Depending on the size of the job, you may want to use a mini excavator or hire a JCB to excavate the existing driveway, as this will save you time, and a lot of back-breaking work.

Mark out the area that needs to be excavated and dig out to the desired level (which depends on your existing surfaces), while making sure that your proposed finished level is 150 mm below the damp proof course in the brick of any adjoining buildings.

If the excavated area appears to be flat, it will be necessary to create a slight slope to aid the dispersion of standing water. This should be constructed with 1:40 fall across the width of the drive, and a 1:80 fall along the length.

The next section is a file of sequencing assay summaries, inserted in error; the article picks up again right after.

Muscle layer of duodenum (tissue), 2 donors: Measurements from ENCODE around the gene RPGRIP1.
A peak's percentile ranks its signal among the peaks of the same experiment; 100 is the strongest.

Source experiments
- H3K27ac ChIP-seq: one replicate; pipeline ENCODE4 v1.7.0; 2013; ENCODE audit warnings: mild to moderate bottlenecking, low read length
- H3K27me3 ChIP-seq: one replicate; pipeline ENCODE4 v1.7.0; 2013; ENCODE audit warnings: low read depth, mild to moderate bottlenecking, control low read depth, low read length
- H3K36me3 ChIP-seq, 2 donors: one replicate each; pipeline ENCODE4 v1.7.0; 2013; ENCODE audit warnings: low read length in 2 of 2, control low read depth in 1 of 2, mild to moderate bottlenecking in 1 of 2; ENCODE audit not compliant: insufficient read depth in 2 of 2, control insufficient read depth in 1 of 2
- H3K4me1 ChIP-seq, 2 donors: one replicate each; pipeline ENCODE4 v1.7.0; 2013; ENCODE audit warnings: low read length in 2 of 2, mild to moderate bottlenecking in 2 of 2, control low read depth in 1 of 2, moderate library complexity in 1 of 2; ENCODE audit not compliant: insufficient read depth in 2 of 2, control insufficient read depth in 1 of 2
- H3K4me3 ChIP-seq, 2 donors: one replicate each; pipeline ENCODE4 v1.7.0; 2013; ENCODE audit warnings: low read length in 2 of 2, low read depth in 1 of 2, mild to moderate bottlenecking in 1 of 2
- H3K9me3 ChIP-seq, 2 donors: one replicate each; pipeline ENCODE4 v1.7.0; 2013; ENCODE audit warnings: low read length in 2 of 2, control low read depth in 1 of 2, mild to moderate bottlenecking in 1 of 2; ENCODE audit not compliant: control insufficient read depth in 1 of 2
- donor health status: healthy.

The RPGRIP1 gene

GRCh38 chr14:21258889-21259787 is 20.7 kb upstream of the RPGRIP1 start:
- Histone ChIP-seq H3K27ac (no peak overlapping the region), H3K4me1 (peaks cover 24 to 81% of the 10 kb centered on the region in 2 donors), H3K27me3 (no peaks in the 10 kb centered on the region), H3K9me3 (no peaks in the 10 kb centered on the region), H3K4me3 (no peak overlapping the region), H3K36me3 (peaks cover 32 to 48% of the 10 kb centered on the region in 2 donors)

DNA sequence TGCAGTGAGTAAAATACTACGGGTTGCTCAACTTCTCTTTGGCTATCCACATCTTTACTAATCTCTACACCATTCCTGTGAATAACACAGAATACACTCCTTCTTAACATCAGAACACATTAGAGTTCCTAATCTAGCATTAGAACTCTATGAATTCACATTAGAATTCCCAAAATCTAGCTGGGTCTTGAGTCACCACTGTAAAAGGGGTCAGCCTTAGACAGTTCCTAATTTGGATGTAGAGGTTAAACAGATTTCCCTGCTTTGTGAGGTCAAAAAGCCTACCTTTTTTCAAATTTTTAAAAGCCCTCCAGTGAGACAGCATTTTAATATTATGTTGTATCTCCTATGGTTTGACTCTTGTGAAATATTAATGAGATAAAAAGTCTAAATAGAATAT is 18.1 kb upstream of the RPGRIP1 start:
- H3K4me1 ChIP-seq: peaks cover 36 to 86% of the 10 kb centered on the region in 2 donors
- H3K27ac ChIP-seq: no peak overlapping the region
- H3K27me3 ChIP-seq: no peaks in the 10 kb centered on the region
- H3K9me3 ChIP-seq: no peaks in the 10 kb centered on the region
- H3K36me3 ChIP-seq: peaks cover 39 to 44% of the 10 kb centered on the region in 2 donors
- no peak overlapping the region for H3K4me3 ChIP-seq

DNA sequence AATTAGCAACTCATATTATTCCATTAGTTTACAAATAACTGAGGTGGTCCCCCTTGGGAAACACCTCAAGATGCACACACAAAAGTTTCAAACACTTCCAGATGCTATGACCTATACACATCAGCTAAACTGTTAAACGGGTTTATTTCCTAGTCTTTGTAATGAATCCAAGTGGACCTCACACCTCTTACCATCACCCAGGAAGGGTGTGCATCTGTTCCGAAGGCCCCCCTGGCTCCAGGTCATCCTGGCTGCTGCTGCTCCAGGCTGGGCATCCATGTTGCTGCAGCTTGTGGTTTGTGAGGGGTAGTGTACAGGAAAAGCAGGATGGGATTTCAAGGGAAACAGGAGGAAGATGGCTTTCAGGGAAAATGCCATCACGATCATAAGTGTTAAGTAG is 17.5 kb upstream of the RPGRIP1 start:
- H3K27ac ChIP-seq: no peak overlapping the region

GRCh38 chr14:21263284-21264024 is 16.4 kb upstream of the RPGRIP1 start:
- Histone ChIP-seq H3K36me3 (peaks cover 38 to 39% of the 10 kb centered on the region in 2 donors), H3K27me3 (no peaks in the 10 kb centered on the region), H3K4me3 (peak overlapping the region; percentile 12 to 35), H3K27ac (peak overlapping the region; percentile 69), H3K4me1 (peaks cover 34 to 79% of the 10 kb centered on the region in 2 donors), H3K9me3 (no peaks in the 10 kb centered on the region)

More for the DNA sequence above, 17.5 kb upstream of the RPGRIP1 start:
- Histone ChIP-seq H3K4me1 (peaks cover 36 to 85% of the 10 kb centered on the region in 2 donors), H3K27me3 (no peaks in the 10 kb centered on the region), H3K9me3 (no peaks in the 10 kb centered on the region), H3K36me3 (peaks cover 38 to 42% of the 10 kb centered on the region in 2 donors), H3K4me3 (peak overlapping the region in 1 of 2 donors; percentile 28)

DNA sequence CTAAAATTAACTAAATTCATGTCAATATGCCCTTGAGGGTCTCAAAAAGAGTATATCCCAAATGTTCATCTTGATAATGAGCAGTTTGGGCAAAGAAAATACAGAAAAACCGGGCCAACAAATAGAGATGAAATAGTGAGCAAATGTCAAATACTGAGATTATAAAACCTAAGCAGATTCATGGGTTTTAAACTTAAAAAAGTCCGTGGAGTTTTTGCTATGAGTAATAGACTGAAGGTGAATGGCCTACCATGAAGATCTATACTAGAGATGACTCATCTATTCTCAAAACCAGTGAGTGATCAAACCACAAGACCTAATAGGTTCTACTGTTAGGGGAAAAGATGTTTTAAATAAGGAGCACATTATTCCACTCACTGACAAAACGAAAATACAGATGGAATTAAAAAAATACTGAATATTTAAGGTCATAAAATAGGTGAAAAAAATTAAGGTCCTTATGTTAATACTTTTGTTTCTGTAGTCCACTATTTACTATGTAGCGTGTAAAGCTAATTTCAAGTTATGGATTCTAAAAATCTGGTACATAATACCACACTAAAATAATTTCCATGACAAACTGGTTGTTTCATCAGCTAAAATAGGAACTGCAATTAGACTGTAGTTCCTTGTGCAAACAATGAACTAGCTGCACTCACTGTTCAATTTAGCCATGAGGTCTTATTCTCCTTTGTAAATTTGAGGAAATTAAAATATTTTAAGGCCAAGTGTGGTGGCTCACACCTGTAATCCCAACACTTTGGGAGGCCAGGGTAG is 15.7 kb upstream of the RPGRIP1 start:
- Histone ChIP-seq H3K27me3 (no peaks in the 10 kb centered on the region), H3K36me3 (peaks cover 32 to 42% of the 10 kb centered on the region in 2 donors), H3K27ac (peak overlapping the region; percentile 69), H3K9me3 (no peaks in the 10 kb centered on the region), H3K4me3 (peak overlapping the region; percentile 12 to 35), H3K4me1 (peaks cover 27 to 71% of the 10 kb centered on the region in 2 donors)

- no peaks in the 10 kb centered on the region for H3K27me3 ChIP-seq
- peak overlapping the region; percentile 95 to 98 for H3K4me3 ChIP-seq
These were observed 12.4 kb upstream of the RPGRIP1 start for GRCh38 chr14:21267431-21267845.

Edge restraints

Using a concrete mixer, mix one part cement and six parts ballast to create the concrete foundation, which should be 100 mm deep. The kerb unit or edge restraint will sit on top of this at the required level. This should be done using a string line and spirit level.

Mortar the kerb units or edge restraints to the foundation using a trowel and rubber mallet. Once the kerbs are in position, haunch the back of the units so that the concrete reaches halfway up the rear of the kerb.


Lay MOT Type 1 Roadstone or Type 1 crushed concrete inside of the edge restraints, rake to the desired level in layers of 50 mm, then level and compact using a vibrating plate. The roadstone should be at least 160 mm thick after compaction. We’d recommend passing the vibrating plate over the area at least seven times to ensure it is thoroughly compacted.


Once this has been done, apply a layer of slightly damp sharp sand to a depth of 40 mm and compact with the vibrating plate. A second layer of sharp sand to a level of 20 mm should then follow on top of this. Using the string lines, screeding rails and straight edge, this second layer of sharp sand needs to be levelled to the correct falls.